"There's a very fine line between being private and being ashamed": Portia de Rossi
Known for her TV roles on Ally McBeal and Arrested Development, and being Ellen DeGeneres's wife, actress Portia de Rossi discussed her memoir called Unbearable Lightness: A Story of Loss and Gain in which she revealed her struggles with anorexia and coming out as gay, in on The Oprah Winfrey Show which aired on Monday.
The 37-year-old, who was born and raised in Victoria, Australia, told Oprah that she realised she was gay at 18 after continually developing feelings for her girl friends: "The thing that made me think I wasn't [heterosexual] was I developed very strong feelings for my best friends, for my girl friends, that were stronger than friendship. And I had a series of mini-heartbreaks throughout my teens because my fantasy of what life could be like with my best friend wasn't shared with my best friend. My best friend wanted to get married to a man and have kids and I just wanted to be with them. And that's when I thought something was definitely different about me. So really it took until I was about 18 when I realised I have to date other lesbians if I was ever going to fulfill that fantasy."
"Having to hide something like that just ruined me," she said referring to her eating disorder. By early 2000, the 1.72m tall actress weighed only 82 pounds (37kgs). "It really, really killed me because even though I'd gotten to a point where I wasn't ashamed of it anymore, I was doing it for financial reasons. I was doing it so I'd have a career because there were no lesbian TV actresses or actresses ever in history!"
de Rossi recalled her thoughts when she watched Ellen DeGeneres, who would eventually become her wife, come out in 1997: "It's the litmus test for me. If she went down, there's no way in hell I can come out. If someone as charming and wonderful as Ellen DeGeneres can't pull this off and keep her career, it's not gonna work for me, so I had to keep it hidden."
DeGeneres came out in a Time magazine cover story before her character on her then sitcom Ellen came out on the show which was almost immediately cancelled. Her character however short-lived is the first gay lead character on television in the US.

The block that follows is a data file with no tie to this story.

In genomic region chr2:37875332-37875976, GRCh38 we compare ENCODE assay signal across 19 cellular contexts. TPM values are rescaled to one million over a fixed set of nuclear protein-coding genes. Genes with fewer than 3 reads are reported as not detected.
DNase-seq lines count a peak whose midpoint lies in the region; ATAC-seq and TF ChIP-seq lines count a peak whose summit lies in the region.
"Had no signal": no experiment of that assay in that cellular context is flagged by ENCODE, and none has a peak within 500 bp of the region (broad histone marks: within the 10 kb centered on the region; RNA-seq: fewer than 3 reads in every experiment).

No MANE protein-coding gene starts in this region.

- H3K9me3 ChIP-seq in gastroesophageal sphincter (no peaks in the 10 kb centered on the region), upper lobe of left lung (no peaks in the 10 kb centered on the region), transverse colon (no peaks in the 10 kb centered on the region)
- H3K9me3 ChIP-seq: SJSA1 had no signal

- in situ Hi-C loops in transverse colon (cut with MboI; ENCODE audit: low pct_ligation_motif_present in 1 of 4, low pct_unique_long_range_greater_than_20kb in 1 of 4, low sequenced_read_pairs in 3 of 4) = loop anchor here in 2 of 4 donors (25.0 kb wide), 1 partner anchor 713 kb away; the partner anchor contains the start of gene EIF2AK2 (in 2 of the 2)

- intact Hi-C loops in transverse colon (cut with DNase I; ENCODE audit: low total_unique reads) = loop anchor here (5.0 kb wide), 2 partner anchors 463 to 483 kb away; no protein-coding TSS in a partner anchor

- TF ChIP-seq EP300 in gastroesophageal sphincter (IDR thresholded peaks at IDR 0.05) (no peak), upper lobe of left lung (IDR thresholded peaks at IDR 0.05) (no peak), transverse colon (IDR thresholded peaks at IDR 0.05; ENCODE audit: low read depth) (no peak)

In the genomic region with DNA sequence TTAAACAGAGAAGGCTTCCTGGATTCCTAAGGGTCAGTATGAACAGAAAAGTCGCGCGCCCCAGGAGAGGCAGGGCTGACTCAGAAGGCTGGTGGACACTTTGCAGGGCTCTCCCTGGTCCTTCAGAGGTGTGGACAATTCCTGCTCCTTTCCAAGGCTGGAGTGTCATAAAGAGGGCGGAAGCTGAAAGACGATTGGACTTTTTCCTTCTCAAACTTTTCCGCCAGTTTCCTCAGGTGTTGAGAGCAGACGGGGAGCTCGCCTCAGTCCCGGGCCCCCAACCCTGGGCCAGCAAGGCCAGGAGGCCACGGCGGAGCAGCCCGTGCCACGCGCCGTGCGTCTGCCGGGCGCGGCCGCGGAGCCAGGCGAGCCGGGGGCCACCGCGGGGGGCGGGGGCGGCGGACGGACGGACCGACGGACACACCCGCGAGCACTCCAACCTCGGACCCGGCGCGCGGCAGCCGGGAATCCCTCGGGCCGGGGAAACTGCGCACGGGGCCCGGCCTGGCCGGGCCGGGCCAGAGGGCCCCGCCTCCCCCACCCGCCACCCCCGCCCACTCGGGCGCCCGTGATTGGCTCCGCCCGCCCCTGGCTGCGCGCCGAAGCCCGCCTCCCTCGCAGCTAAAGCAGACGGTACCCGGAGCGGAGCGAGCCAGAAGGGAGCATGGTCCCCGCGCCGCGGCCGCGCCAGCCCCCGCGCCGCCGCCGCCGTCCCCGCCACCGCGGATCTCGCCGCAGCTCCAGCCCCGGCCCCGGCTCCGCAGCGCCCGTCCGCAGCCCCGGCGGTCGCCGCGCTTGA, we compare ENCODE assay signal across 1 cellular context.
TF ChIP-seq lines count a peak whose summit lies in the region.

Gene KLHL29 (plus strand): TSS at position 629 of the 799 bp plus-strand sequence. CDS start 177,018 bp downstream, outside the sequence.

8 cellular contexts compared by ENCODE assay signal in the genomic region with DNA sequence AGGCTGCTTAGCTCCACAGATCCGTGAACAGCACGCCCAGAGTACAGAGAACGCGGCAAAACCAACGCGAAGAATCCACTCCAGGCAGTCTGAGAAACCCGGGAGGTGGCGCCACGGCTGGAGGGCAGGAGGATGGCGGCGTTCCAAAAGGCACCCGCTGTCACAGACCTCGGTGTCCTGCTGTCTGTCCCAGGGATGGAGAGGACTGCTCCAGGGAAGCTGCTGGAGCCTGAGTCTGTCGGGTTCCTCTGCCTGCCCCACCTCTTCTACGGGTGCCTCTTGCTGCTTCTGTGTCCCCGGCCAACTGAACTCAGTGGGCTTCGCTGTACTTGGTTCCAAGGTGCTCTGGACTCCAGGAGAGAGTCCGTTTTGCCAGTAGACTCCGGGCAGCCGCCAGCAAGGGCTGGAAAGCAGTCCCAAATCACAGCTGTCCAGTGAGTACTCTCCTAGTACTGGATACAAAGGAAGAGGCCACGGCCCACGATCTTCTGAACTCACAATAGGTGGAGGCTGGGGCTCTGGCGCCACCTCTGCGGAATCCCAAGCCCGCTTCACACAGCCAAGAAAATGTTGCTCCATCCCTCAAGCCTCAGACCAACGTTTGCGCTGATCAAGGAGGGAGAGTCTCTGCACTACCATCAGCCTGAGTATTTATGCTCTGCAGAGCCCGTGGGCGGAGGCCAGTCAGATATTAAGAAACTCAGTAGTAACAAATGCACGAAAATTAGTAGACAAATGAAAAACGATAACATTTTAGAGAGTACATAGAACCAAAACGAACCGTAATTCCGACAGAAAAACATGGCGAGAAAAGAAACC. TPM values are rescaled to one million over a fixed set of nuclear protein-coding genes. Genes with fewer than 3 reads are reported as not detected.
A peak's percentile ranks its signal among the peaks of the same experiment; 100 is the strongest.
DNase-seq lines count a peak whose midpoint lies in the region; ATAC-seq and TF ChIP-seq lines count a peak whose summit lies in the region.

"Hiding your sexuality is the most horrible way to live and it really does a huge disservice to society, because if everybody who was gay came out in every profession, teachers, doctors, if everybody came out and said, 'I'm gay. Who cares?' It would make a big impact to what's happening with all this teenage suicide," de Rossi said.
She also spoke of coming out to her mother who was 'accepting' but was also told that her sexuality was her "private business" and not to tell anybody. To which de Rossi responded, "There's a very fine line between being private and being ashamed."
"I don't want my family to be based on lies": Ricky Martin
On Tuesday, it was Puerto Rican superstar Ricky Martin's turn to be on Oprah's couch. It was his first TV interview since confirming earlier this year decade-long rumours that he's gay.
On 29 March this year, Martin announced on his blog: "I am a fortunate homosexual man. I am very blessed to be who I am."
A father toddler twins Matteo and Valentino, he said he felt "numb" but "relieved" after pressing the send button. "I was in my studio alone for a minute. My assistant walked in and I just started crying like a little baby. I started crying. I was crying because felt free, I felt liberated. I could finally say I love myself completely."